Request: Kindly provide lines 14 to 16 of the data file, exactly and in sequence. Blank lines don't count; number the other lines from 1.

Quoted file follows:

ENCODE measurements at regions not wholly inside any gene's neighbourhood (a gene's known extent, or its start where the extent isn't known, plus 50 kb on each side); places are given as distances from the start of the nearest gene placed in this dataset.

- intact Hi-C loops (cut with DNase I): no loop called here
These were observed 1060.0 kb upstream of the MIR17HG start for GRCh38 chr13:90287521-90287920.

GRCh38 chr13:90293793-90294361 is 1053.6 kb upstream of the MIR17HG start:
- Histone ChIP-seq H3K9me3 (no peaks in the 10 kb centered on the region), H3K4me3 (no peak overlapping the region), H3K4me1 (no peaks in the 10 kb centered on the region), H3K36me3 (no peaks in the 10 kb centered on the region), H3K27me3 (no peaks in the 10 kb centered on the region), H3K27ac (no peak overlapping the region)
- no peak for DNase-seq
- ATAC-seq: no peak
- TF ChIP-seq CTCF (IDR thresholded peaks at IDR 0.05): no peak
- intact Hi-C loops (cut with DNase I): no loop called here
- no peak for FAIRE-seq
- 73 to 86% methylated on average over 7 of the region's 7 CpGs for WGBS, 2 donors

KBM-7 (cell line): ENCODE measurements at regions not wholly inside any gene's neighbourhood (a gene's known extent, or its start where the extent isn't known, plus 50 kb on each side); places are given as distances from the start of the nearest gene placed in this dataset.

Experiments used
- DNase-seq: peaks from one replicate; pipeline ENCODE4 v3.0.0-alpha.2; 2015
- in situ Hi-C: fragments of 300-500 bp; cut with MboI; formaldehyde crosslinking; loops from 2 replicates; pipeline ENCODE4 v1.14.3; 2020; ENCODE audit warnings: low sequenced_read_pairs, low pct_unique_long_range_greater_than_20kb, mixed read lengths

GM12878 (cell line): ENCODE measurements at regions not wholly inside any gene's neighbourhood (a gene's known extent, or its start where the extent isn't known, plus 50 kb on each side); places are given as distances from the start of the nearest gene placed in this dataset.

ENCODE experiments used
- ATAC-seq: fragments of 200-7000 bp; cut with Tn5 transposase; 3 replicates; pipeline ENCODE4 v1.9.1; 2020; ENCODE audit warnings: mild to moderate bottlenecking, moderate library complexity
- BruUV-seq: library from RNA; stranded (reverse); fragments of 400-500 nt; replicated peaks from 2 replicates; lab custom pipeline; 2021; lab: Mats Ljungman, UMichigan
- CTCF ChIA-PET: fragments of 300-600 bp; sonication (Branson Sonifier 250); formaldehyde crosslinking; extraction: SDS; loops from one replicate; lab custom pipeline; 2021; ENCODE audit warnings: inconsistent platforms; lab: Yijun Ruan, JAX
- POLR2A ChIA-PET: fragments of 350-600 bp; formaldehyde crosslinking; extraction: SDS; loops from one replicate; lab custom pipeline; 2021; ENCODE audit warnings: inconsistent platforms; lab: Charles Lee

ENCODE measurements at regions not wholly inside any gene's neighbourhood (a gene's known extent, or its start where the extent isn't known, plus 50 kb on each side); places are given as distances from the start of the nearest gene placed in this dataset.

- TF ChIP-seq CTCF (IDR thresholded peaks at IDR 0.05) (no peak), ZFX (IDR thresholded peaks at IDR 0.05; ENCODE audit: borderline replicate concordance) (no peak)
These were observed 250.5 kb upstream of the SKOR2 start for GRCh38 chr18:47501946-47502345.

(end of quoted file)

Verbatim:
- DNase-seq: peaks from one replicate; pipeline ENCODE4 v3.0.0-alpha.2; 2015
- in situ Hi-C: fragments of 300-500 bp; cut with MboI; formaldehyde crosslinking; loops from 2 replicates; pipeline ENCODE4 v1.14.3; 2020; ENCODE audit warnings: low sequenced_read_pairs, low pct_unique_long_range_greater_than_20kb, mixed read lengths

GM12878 (cell line): ENCODE measurements at regions not wholly inside any gene's neighbourhood (a gene's known extent, or its start where the extent isn't known, plus 50 kb on each side); places are given as distances from the start of the nearest gene placed in this dataset.